Nuchalawoyya was the song. Literally translated from Koyukon Athabascan it means “where two rivers meet.” Much of meaning, in many things, is lost in translation. It also means a confluence – a place where people meet, where two things become one thing. The meeting of the Yukon and Tanana Rivers is called by the same name. It was a traditional meeting place for chiefs for more time than history can record, and it was place that saw gatherings in celebration and despair alike. It was the place that the Tanana Chiefs conferred so long ago to negotiate collectively for their people. The place is very near the modern day village of Tanana, a place where two worlds collided long ago. After the first settlers came they divided the place along an invisible barrier called the “mission line.” On one side, the church, the school, the clinic. On the other, the houses and forest. No Natives were allowed to cross the mission line after 5pm. The world is cut up with invisible lines. A mission line runs right across the courthouse steps. Nuchalawoyya is that place, and it is a song that remembers all of that and more.
It is a song that has been sung at many fundraisers and protests and times where these men were mourned or rooted for or lifted up. It has long been a cry for justice and last night the men for whom the song was sung so many times came home and walked right into that circle and sang that song, too.
The Fairbanks Four were exonerated and released because of the hard work and faith of people like you. To all of you who have read this blog, heard this story, donated, baked, dance, sewed, sang, hoped, listened – thank you.
George’s daughter was three when he was taken away. She is twenty-one now. The sound of her yelling “Dad!” across a room and run to hug her father – thank you for that.
Eugene’s mom holding onto him – this small woman whose son grew to a big tall man away where she could not reach him – touching his face and saying, “Is it really real?” – thank you for that.
Kevin flanked by his aunts, the sisters of the beloved mother he lost while in prison, shaking the hand of a little boy who wanted to meet him, who came and said “I did a current events report on you for school and got a hundred percent and that’s how come I knew you were innocent and am happy you are home.” Thank you.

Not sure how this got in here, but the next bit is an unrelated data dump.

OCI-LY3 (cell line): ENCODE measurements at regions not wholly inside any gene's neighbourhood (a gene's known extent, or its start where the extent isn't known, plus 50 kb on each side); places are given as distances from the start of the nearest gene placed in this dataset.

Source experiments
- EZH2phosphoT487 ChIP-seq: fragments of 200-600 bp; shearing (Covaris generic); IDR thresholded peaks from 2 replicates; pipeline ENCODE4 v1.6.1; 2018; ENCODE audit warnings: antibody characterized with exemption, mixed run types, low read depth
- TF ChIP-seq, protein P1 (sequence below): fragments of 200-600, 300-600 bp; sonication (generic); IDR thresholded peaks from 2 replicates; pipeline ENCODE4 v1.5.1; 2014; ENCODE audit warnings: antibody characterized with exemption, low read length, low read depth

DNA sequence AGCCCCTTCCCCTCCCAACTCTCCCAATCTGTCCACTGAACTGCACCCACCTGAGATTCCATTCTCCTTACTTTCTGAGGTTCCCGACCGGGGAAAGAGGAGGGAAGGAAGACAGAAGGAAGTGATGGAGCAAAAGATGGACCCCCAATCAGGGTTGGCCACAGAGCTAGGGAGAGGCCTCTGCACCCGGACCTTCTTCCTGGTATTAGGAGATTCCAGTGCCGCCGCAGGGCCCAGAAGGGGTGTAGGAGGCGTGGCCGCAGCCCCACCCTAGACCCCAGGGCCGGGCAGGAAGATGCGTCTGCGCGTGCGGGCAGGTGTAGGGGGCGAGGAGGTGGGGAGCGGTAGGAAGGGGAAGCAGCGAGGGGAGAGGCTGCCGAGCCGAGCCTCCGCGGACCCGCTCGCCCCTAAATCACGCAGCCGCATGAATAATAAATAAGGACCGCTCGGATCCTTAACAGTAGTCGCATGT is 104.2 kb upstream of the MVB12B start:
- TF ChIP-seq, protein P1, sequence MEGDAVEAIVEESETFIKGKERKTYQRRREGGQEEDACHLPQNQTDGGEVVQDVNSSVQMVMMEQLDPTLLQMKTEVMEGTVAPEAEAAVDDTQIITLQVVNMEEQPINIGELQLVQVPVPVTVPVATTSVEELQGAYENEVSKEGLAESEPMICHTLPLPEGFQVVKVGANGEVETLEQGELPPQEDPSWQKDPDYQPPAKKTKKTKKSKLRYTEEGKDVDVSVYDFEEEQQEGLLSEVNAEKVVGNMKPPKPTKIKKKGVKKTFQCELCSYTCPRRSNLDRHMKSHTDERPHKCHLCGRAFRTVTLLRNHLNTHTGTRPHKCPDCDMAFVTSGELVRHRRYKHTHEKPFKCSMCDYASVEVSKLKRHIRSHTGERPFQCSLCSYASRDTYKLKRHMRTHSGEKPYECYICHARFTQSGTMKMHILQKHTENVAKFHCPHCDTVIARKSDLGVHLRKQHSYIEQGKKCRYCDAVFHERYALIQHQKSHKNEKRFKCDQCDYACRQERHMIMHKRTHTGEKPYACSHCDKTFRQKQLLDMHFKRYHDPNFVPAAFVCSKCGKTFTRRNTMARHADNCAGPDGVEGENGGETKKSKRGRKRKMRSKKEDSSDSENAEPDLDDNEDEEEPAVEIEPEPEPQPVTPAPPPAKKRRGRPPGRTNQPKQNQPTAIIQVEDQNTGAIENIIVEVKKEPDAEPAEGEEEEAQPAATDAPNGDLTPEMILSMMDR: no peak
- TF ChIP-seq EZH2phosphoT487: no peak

Marvin’s mother peering through a locked door for the last time, tears finally of happiness on her face when he stood a free man for the first time in eighteen years – thank you for that.
And none of that could ever be purchased. The Fairbanks Four deserve better than what they got, but what they got is better than what those who did them wrong will ever see or feel or understand in a lifetime. They won.
The fight for justice is not over. It will not end in this lifetime or the next. But it is a privilege and a blessing to fight.
To Eugene, Kevin, George, and Marvin – welcome home.
The State of Alaska’s position of record is that has never been and will never be any wrongful conviction in their justice system. The notion that the government institution operated by human beings is free from all human error is bizarre but not unusual as many leaders and governments have attempted to avoid scrutiny through claims of divinity or innate perfection. This is a view notably shared by such leaders as David Koresh, Charles Manson, Stalin, Kim Jong-il, and a host of other nuts. And, just as in other situations of bureaucratic corruption, those who have spoken out against their absurdity have become the targets of inappropriate and vulgar displays of power.
The average citizen of the free world tends to understand and accept that attacks on freedom of speech happened unabated through history, yet still believe that such attacks are part of the past. That is because the average citizen goes to work, comes home to catch some prime time television, throws the occasional political meme up on their Facebook wall, and expresses their more radical beliefs at their own tables. In short, the average citizen does not live in a state of oppression, and does not speak out in high visibility situations about the oppression or unjust actions taken by the government that they observe. And thus, tales of attacks on civil rights leaders, corruption, abuses of power, are relegated to the history channel documentaries on the 60’s or Richard Nixon and the like.
This still happens today. Those who speak out publicly and effectively against the government, their agents, institutions, and policies still come under attack. Here. In our town, in your town, in any town. And it is critically important that you pay attention when it happens under your nose, because our progress as the human race depends upon ordinary people with perfectly average and kind sensibilities making sure that the founding principles of their nations are upheld.
It is inside the context of sharing a larger lesson about the importance of speaking out that we have chosen to share precisely how this blog and the leaders of the innocence movement in Alaska came under attack by the State of Alaska.
If you call up the leaders of this great state they will absolutely assure you that no one was attacked, that they support freedom of speech, and that all contact, subpoenas, recordings, etc. of those affiliated with the Fairbanks Four movement were done appropriately, for the right reasons, and inside the confines of the law. And they would be lying.